Hiring and engaging a diverse workforce is on everyone’s mind these days, including those of us in the communication profession. Some might say our profession and its employers are arriving late to the diversity and inclusion party – to address that, the Council of PR Firms and PRWeek created the Diversity Distinction in PR Awards, for which I’ve gladly served as judge for its first two years. It’s an eye-opener, for sure, and a launching pad for sharing of programs and practices among agencies and clients. (I will share my top ten observations and insights from this awards process in my next two blogs – watch for it!)
For now, I want to share one key observation, that has to do with the definition of “diversity.” On the surface, it has come to mean, for most of us in the professional setting, to proactively recruit and hire employees from racial, gender, and other populations who are traditionally underrepresented in the typical workplace.
Toward that goal, we create our programs and practices. Yet, to have a truly diverse workforce, we have to look beyond those physical and behavioral attributes, and go deeper. In my view, we need employees who match our clients’ needs, who come from diverse professional and educational backgrounds that are different from their bosses and their peers. I hear so many stories of senior level communication pros who aren’t being looked at for agency positions because they don’t have decades worth of agency experience… or stories of people who want to work in a CPG company and have solid skills and pedigreed education, but they’ve made the mistake of working in other industries rather than CPG. We’re missing opportunities to put great people in leadership roles because too often, maybe most of the time, we hire people who are similar to us, rather than different. We want to be comfortable, rather than challenged.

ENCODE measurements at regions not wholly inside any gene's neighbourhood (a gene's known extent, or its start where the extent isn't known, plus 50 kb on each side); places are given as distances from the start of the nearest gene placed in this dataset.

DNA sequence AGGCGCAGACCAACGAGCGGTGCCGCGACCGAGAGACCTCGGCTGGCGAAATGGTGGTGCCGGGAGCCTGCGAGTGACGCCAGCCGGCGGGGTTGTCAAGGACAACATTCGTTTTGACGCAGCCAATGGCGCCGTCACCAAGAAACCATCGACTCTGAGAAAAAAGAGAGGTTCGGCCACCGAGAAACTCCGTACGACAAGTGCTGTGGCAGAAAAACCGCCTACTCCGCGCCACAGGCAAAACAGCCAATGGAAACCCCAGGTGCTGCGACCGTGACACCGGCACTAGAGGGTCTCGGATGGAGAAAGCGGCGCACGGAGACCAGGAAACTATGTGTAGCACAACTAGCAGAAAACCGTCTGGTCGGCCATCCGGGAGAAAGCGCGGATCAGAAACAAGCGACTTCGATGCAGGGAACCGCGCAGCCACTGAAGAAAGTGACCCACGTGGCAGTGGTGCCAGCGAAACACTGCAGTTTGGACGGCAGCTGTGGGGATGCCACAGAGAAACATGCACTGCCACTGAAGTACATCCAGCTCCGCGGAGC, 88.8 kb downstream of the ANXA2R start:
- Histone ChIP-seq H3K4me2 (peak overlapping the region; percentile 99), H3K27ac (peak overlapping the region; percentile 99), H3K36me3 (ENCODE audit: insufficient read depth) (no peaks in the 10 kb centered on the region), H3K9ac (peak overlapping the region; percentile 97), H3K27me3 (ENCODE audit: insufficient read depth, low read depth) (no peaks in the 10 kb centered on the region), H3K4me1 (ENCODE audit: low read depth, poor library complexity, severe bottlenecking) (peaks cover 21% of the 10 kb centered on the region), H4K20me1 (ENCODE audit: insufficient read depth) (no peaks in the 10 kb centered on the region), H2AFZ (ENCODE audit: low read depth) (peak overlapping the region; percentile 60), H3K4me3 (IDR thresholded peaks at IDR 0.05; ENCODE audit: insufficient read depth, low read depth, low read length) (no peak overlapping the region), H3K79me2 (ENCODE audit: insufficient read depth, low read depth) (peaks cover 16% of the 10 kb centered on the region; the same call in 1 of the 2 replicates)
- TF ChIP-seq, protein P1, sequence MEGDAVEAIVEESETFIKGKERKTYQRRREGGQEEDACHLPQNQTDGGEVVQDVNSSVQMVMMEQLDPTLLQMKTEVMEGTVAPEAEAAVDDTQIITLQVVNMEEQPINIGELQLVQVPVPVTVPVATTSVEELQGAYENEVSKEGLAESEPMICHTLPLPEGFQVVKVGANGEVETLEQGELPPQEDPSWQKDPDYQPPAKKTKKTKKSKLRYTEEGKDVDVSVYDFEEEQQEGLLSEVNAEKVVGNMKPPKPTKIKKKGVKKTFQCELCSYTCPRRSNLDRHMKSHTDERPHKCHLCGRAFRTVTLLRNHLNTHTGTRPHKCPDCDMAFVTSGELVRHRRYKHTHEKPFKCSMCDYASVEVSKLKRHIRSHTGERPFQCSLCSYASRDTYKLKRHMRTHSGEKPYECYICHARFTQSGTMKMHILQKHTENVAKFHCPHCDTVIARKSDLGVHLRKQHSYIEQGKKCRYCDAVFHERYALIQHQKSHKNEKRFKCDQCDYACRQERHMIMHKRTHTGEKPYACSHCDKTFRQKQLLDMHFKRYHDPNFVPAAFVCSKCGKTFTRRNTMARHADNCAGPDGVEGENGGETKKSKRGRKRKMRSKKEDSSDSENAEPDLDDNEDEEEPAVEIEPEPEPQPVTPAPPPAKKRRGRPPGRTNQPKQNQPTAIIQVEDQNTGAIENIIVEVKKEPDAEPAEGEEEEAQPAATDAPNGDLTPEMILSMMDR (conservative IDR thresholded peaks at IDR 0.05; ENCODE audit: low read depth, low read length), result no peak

Instead of looking for specific agency, corporate or industry experience, , I encourage you to look for candidates who, because of their difference from you and your clients, can bring fresh perspective, new thinking, best practices from outside your specific business environment, and potentially, a whole new network of business and communication/media contacts. Look for leadership skills of team building, inclusion, visionary thinking, a strategic mindset, polish and poise, excellent business and relationship building skills, flawless writing and speaking attributes, a real passion for the profession.
Trust me – senior level employees with these qualities, who have demonstrated success in a variety of business venues and industries, will learn the specifics of any new industry quickly.